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Use of 3% Hypertonic Saline In Pediatric Patients In Diabetic Ketoacidosis with Clinically Evident Cerebral Edema

Friday, October 19, 2012
Room 272-273 (Morial Convention Center)
Sarah M. Szlam1, Michele Walsh1, Andrew Pfeffer2 and Thomas J. Abramo1, (1)Department of Pediatric Emergency Medicine, Monroe Carell Jr. Children's Hospital at Vanderbilt, Nashville, TN, (2)Department of Emergency Medicine, Vanderbilt Medical Center, Nashville, TN


Descriptive retrospective analysis of 3% hypertonic saline (3%HTS) utilization in diabetic ketoacidosis (DKA) patients with clinical evidence of cerebral edema in a PED.

In patients with DKA, cerebral edema is a significant cause of morbidity and mortality. While some patients present with obvious clinical signs, increased recognition of subclinical cerebral edema is prompting more aggressive interventions in pediatric emergency departments (PED). Once suspected, hyperosmolar therapy (mannitol or 3%HTS) is recommended. Currently, the standard therapy is mannitol, which carries significant risks including rebound effects, serum electrolyte imbalance and hypovolemia. While both mannitol and 3%HTS have been shown to be efficacious in reducing intracranial pressure (ICP), limited class I evidence supports mannitol over 3%HTS. In infectious, anoxic, hemorrhagic and metabolic causes of cerebral edema, 3%HTS was more effective and safer than mannitol. Several significant advantages of 3%HTS exist including intravascular volume preservation, especially important in DKA where patients are severely dehydrated. While utilization of 3%HTS in DKA patients with cerebral edema has become more common in intensive care units, studies describing its use in the PED are limited.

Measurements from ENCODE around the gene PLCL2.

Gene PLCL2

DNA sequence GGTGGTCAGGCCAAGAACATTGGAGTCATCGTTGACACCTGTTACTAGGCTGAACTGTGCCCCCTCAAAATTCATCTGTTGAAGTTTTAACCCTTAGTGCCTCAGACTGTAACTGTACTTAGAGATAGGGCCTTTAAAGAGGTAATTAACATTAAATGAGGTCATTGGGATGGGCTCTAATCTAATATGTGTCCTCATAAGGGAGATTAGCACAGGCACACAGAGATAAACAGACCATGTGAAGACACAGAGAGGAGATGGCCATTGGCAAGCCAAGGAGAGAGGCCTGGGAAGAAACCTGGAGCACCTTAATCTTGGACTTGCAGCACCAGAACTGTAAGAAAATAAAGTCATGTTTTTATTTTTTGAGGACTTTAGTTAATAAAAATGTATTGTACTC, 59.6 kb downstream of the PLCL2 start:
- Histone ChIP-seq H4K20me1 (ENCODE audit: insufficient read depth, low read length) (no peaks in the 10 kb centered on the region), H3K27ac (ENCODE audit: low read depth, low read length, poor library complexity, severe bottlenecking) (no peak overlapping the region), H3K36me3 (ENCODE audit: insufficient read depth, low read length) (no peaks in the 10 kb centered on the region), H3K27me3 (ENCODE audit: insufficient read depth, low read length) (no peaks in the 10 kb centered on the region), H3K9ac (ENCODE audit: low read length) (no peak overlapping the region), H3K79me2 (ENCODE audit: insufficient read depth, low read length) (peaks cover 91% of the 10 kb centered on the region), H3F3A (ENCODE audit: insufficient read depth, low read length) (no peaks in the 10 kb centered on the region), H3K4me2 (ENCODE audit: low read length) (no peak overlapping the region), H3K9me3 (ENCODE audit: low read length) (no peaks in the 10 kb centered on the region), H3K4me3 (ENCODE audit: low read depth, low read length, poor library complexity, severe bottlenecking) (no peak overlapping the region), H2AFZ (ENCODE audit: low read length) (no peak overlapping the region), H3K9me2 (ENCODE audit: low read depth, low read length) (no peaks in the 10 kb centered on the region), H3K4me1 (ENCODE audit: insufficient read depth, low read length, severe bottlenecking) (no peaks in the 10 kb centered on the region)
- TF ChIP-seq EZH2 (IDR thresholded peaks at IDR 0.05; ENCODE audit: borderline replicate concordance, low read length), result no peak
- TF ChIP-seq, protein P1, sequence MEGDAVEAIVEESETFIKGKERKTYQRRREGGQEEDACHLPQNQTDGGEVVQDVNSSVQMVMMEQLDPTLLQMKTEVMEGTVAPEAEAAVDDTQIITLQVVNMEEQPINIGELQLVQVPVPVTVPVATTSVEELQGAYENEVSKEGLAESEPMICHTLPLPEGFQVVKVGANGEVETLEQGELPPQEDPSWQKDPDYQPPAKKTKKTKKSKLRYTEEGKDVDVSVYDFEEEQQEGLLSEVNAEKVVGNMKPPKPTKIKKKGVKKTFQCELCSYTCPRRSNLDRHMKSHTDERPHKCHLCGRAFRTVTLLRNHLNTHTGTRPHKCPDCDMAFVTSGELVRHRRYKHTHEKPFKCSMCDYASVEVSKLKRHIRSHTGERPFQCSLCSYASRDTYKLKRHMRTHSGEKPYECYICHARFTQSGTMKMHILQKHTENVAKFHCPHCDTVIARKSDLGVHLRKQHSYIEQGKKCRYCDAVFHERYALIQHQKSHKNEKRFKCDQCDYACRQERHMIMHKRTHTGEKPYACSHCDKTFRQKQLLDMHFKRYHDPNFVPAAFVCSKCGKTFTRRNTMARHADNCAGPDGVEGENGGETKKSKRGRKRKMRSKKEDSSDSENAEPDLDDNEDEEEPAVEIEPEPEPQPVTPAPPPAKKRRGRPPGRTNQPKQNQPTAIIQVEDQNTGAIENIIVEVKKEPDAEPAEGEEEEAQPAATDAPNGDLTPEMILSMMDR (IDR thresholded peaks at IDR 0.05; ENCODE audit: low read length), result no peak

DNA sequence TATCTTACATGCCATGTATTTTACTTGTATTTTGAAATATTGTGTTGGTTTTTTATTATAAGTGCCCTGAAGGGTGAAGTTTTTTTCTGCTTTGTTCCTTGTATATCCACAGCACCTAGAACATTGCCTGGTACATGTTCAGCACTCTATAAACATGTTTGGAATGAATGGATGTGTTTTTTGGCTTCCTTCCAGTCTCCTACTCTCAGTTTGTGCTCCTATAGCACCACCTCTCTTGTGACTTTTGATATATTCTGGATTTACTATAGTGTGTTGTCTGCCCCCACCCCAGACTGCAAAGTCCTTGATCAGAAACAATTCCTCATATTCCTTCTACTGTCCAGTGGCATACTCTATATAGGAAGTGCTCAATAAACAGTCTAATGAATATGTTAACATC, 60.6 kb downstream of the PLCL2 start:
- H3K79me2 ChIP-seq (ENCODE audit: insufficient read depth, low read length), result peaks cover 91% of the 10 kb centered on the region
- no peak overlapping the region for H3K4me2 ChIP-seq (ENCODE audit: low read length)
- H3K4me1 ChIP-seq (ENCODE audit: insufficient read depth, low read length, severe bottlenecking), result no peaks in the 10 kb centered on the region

From 1/2009-2/2012, PED electronic medical records and pharmacy database were queried for DKA patients who received 3% HTS for clinically evident cerebral edema.  Indicators of cerebral edema were based on provider documentation of degree of altered mental status (AMS) and/or headache indicating increased ICP. The patient's initial venous blood gas (VBG), electrolytes, glascow coma scale (GCS), and descriptive mental status were reviewed and compared to the same parameters following 3%HTS administration. All patients were treated with standard DKA management. Study patients received bolus 3%HTS in the PED through a peripheral IV at a dose of 3-5mL/kg. Patient EMRs were reviewed for complications of 3%HTS administration. 


Thirty patients were identified ages 3-18 years (avg. 11.3, SDą4); 56% female. Twenty patients presented with new onset DKA. Two patients received 3%HTS on two separate DKA visits (total of 32 delivered 3%HTS boluses). Average time to initial 3%HTS bolus was 80 min (range 1-255min). All patients had improved clinical states and GCS after administration of 3%HTS. No negative outcomes, IV infiltrate, significant rises in sodium, or death were observed.


This small sample size precludes definitive conclusions. In this group 3%HTS improved clinical evidence of cerebral edema as well as commonly trended lab values in DKA. This study demonstrated no expected potential significant outcomes. 3%HTS was found to be efficacious in improving short-term outcomes without significant side effects in this population. A larger diverse validation study utilizing 3%HTS in DKA cerebral edema is warranted.